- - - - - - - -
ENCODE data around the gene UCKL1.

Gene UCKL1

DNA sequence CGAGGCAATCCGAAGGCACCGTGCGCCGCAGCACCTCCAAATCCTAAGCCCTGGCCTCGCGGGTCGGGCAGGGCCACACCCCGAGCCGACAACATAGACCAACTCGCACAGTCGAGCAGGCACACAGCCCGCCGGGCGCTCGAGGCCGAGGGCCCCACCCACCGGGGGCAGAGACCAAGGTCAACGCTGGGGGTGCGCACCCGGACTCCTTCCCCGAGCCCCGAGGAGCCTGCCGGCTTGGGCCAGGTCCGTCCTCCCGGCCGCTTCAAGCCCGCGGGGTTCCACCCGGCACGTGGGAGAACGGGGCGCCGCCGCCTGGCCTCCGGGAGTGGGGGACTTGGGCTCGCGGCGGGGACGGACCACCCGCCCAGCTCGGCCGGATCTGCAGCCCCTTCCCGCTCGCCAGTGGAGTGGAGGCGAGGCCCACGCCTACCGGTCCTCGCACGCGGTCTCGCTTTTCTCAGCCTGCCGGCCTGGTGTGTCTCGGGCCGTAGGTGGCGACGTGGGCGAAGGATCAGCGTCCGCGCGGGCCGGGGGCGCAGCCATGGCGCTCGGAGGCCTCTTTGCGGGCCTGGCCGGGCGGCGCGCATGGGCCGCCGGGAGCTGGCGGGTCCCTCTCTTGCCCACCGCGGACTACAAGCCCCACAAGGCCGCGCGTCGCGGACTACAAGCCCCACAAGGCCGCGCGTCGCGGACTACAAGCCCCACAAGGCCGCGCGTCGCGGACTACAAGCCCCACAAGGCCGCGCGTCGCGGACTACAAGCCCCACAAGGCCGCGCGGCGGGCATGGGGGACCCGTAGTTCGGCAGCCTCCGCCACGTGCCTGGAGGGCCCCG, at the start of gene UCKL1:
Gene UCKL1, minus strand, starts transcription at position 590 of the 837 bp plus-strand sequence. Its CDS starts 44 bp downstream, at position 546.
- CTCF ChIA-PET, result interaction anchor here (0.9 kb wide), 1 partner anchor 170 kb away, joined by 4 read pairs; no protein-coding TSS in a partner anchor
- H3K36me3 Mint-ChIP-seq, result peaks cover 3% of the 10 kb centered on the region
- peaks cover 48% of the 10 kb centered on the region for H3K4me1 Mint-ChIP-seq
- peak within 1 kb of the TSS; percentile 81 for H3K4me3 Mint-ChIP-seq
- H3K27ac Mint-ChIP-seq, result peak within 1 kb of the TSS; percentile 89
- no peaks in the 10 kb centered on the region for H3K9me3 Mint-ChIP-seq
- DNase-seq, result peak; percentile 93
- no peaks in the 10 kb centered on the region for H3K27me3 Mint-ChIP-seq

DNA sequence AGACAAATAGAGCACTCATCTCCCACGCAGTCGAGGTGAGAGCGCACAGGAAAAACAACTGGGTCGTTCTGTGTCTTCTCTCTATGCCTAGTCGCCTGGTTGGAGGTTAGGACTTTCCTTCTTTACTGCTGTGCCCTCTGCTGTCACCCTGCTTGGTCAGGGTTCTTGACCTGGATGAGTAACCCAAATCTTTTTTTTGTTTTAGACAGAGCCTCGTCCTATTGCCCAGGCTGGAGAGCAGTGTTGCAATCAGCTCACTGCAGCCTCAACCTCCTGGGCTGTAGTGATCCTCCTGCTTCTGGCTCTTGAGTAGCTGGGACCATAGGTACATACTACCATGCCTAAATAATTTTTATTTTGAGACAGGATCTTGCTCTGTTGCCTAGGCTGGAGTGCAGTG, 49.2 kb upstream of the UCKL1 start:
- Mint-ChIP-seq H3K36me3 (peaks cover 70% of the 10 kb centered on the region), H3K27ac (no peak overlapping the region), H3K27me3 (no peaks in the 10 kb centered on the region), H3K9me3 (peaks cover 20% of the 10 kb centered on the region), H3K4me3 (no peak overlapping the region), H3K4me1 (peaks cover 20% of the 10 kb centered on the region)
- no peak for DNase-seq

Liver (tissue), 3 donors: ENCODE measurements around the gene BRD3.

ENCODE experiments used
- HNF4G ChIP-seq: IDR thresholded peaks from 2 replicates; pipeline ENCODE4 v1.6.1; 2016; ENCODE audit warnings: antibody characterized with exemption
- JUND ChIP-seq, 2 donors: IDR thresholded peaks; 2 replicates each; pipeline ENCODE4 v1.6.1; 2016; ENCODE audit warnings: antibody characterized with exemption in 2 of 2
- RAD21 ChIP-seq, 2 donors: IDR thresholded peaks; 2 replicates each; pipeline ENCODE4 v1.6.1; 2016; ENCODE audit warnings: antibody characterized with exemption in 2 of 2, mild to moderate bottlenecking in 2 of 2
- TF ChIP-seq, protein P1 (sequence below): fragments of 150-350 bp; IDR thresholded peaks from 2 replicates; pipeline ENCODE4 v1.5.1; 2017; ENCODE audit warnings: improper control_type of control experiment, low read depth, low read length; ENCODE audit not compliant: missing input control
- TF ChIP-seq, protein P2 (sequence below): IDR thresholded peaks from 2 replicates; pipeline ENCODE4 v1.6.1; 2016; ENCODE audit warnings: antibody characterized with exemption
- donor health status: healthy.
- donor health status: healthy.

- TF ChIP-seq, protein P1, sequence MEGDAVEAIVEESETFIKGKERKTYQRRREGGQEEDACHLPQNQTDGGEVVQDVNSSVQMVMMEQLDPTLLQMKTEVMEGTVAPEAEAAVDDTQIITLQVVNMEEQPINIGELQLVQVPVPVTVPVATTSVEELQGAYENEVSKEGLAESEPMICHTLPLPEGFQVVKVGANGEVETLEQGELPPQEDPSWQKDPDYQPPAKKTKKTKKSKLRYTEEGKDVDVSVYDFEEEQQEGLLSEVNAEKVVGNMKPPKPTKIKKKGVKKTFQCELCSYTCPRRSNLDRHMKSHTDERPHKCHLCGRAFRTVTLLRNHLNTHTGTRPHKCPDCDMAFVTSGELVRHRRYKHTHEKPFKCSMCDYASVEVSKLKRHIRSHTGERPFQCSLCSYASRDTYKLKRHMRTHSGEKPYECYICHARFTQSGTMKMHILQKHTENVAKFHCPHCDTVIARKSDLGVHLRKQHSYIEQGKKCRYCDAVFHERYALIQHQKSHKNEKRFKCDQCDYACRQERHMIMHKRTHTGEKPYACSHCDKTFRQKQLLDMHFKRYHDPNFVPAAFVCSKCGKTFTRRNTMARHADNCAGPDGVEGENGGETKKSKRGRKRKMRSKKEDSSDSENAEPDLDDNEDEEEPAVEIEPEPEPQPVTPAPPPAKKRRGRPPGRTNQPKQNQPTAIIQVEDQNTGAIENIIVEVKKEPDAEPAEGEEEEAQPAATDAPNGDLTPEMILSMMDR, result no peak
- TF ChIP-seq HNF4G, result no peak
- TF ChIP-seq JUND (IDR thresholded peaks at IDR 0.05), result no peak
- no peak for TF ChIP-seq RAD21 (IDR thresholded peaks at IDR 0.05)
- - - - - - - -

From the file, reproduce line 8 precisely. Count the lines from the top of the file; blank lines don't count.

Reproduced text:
- peak within 1 kb of the TSS; percentile 81 for H3K4me3 Mint-ChIP-seq